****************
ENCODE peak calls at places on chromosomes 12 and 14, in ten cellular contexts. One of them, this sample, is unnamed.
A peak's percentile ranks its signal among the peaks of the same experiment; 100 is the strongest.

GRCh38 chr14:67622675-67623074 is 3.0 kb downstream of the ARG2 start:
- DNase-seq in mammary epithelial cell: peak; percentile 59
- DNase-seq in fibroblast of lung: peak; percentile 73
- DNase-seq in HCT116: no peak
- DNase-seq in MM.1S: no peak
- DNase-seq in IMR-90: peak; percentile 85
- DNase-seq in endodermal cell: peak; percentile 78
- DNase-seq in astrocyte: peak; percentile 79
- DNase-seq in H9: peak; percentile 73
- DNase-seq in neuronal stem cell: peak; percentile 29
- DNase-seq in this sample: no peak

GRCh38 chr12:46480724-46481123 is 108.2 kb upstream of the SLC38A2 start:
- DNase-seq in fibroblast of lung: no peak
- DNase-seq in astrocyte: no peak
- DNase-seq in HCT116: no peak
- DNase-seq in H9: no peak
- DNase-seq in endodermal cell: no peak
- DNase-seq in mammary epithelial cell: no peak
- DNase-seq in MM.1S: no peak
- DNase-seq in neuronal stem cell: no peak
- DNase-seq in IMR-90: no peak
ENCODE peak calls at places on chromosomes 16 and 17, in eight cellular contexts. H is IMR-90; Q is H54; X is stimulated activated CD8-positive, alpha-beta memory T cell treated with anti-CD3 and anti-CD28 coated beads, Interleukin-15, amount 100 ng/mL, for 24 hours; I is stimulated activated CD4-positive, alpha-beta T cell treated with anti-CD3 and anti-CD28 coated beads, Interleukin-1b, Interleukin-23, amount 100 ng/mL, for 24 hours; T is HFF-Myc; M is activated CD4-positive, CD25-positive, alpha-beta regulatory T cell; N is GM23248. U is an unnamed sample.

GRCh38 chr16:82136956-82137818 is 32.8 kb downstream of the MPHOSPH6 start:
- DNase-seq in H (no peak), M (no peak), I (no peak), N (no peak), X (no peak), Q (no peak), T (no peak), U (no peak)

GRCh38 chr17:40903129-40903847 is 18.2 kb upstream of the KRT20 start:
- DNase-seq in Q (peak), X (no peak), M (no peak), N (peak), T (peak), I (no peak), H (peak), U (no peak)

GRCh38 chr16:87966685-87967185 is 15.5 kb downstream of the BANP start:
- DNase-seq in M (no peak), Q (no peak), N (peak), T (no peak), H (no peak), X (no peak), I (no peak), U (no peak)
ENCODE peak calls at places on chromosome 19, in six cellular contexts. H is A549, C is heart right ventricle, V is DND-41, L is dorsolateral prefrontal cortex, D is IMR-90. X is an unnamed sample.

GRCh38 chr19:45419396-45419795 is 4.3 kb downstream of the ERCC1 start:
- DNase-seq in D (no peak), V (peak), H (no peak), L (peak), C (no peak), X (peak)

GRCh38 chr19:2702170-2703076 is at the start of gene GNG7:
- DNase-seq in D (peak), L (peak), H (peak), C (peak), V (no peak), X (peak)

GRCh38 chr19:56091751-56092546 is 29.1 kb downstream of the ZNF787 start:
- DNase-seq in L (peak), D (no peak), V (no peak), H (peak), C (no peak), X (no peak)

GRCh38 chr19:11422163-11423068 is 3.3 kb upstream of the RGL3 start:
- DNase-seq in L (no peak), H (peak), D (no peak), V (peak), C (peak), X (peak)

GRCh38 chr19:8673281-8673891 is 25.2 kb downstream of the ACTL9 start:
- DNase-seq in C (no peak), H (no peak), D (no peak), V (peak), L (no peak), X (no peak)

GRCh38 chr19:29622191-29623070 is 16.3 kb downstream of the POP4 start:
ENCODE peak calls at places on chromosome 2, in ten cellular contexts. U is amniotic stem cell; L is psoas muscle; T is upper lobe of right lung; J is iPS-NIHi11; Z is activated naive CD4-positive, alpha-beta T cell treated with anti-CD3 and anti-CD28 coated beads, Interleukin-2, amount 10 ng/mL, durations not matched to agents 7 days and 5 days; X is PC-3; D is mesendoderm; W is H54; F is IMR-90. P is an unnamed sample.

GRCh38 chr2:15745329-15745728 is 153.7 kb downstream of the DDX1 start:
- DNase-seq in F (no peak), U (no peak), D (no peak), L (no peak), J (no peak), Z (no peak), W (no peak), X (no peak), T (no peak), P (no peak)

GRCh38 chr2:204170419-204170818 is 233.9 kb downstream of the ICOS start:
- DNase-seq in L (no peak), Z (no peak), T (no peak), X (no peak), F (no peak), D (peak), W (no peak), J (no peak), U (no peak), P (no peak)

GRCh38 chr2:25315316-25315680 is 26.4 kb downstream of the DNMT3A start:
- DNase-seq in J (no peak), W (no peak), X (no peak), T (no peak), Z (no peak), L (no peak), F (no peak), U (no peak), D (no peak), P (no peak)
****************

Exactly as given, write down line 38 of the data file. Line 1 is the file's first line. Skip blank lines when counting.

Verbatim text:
GRCh38 chr19:11422163-11423068 is 3.3 kb upstream of the RGL3 start: